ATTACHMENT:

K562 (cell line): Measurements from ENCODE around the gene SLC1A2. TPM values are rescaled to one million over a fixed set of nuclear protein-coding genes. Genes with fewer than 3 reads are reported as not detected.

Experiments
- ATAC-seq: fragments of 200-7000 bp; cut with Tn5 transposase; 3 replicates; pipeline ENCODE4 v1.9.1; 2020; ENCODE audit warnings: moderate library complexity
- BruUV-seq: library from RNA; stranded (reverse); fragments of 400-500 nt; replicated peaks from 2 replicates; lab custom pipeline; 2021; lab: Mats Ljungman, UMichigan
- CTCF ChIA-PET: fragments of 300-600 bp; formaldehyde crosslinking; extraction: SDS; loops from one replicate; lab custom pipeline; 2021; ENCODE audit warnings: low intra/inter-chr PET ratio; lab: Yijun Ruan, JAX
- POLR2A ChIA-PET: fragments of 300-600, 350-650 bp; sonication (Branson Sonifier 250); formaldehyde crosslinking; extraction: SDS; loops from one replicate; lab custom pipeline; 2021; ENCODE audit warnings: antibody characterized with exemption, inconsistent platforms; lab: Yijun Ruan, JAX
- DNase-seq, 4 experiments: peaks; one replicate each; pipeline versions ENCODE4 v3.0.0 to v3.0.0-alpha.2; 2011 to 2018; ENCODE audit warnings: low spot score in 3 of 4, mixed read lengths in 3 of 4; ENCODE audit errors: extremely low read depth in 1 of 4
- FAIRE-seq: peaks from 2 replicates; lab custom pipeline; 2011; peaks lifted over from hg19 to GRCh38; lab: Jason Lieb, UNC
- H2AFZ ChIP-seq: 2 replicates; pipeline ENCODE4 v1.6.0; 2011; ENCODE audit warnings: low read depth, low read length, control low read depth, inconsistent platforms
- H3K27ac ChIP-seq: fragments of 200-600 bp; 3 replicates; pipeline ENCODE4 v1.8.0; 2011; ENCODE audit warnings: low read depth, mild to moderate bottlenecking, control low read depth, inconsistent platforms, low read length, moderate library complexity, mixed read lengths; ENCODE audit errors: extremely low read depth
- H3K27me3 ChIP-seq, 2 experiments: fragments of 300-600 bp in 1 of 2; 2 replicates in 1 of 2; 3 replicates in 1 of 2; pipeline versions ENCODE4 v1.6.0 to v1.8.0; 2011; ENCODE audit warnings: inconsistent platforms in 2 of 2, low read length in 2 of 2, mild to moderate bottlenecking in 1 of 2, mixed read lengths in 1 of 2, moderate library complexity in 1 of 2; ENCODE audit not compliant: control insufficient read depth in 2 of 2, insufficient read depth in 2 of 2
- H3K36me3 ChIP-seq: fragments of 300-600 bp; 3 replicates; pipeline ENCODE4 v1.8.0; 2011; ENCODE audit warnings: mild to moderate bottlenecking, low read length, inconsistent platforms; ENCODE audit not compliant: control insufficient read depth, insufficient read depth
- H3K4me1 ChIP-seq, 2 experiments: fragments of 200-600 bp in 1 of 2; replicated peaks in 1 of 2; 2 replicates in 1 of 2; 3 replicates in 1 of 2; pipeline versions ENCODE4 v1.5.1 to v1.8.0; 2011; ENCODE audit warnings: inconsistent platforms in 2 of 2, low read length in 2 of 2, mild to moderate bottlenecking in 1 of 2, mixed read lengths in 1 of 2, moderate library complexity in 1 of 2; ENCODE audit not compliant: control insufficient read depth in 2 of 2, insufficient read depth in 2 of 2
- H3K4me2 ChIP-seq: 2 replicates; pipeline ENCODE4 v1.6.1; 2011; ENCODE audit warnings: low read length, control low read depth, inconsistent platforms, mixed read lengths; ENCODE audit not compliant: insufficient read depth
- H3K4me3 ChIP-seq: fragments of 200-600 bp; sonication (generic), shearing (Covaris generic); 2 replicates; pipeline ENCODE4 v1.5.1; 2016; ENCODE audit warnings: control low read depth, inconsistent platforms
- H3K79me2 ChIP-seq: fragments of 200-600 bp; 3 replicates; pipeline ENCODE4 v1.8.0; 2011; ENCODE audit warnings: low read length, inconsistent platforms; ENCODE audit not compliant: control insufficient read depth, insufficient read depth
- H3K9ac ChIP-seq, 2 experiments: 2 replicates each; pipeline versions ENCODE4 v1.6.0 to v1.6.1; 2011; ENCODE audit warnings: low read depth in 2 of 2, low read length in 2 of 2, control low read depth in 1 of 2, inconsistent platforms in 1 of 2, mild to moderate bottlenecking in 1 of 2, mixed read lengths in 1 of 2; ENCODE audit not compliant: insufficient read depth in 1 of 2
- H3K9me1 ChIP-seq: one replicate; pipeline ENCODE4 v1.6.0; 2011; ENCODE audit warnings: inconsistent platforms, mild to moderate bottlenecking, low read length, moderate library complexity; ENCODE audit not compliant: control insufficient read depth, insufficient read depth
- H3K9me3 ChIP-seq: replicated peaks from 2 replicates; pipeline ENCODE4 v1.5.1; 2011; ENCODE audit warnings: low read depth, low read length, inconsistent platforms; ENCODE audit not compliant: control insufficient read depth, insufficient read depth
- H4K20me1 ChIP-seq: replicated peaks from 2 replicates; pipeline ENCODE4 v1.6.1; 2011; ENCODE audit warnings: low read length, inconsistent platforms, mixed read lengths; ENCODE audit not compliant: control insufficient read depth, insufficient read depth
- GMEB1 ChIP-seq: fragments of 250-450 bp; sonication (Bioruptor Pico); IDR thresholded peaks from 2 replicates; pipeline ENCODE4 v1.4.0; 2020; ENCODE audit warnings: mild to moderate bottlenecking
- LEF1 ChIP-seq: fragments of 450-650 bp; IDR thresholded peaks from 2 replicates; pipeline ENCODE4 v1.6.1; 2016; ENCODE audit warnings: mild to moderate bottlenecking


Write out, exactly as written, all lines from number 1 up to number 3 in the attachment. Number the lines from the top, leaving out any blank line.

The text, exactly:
K562 (cell line): Measurements from ENCODE around the gene SLC1A2. TPM values are rescaled to one million over a fixed set of nuclear protein-coding genes. Genes with fewer than 3 reads are reported as not detected.

Experiments
- ATAC-seq: fragments of 200-7000 bp; cut with Tn5 transposase; 3 replicates; pipeline ENCODE4 v1.9.1; 2020; ENCODE audit warnings: moderate library complexity